Held at UNSW’s Australian Graduate School of Management (AGSM) from Monday 27 to Wednesday 29 November, the Arezo Women’s Sports Leadership Program “Dream – Believe – Achieve” brought together 20 emerging female leaders in sport from Afghan-Australian and newly arrived refugee communities across Australia. 

Participants included Policy Advisor at the Victorian Government Office for Women Asma Mirzae, a passionate advocate for young women in sport, Razwana Husseini who has been playing football since 2017 with Sydney United Afghan Girls, and Program Officer at Football Queensland Anar Gul Amin who was born in Afghanistan and moved to Australia at the age of five with her family.

“The Azero Women’s Leadership program helped guide me to understand my values and the experiences that have shaped me into who I am today,” Ms Husseini said. “Meeting inspirational leaders from professional backgrounds reinforced the notion that anything is achievable if we take initiative.”

The diverse program provided participants with access to expert facilitators and opportunities to develop leadership skills, expand their networks, create pathways to further education and employment, and lead change in their community through sport. Highlights included a workshop on Coach, Leadership and Emotional Intelligence by Football Australia Junior Matildas Head Coach Rae Dower, a thought-provoking Women in Leadership – Representation Matters panel discussion and a Women’s Football fair Play Tournament held at UNSW’s Village Green.

A collaboration between Football United and Creating Chances 

For 16 years, Football United and Creating Chances have been developing and delivering community-based youth empowerment and sports programs to promote social inclusion and create leadership opportunities for culturally and linguistically diverse (CALD) youth, including refugees.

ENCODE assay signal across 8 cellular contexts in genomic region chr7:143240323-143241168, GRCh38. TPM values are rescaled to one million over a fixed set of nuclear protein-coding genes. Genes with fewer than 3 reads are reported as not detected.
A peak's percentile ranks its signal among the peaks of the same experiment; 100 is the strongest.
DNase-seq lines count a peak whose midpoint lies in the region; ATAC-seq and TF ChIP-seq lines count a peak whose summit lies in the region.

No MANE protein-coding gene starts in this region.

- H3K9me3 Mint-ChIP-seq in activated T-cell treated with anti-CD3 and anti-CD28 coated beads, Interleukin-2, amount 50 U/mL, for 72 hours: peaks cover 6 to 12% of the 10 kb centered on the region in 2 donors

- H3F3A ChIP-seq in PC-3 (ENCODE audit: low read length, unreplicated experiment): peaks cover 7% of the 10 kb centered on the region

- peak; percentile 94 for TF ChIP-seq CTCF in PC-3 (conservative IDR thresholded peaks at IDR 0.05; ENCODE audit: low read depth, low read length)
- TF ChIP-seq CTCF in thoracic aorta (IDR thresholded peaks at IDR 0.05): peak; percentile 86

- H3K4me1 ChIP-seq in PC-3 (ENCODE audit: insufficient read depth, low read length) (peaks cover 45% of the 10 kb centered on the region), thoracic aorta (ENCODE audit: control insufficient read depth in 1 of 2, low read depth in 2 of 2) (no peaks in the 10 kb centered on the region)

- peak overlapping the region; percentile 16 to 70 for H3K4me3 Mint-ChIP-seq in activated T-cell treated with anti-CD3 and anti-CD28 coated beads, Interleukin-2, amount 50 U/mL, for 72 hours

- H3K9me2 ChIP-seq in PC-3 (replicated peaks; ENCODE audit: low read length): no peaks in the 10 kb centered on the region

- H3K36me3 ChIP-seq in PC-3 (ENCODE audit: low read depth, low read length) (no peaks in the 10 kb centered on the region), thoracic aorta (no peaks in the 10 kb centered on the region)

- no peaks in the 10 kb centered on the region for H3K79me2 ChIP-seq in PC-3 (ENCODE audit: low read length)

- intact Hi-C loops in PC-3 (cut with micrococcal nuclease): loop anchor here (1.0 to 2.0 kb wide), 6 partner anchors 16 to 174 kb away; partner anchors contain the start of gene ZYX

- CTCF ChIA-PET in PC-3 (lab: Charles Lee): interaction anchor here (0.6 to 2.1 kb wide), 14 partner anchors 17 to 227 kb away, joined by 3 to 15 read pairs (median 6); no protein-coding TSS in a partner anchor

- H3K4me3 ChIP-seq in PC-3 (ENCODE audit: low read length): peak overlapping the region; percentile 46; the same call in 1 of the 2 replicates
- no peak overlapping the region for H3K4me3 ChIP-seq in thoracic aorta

Dr Anne Bunde-Birouste, the founder of Football United at UNSW said, “The University has been Football United’s host since our founding over 15 years ago. Our work to support diversity, positive youth development and to bring communities together through the power of football for good embodies the values and community engagement that UNSW considers core to its role as an institution.”

UNSW Director of Student Wellbeing Neil Morris has for many years partnered with Creating Chances and Football United on student and community engagement activities and was quick to offer support to this program.

“UNSW is a proud host of Football United and partner of Creating Chances. Their tireless efforts to support cultural diversity and bring communities together through the power of football for good embodies the values and community engagement that UNSW considers core to our institution,” he said.

“This program is beneficial to the girls and to our community because this is the first leadership program designed specifically for Afghan girls. I know many of the girls as natural leaders in the football community and this program would equip them with all the right tools, resources, support network and, most importantly, the confidence to be change-makers in their respective communities,” Football United Program Coordinator Shegofa Hassani said. 

Read more: UNSW partners with Pride in Sport

The leadership program is one component of the Arezo values-based women’s football project. Arezo means hope in Dari and it is a jointly developed project between Football United, Creating Chances and a group of Afghan-Australian women funded by Migration Council Australia. The program has been designed to focus on developing football skills and social and emotional learning, in particular, coping mechanisms, self-awareness and creating connections.  

The Arezo Program is part of a range of activities that Football United is running in the lead-up to the Festival23 during the Women’s World Cup in 2023. Find out more information or email hello@festival23.org.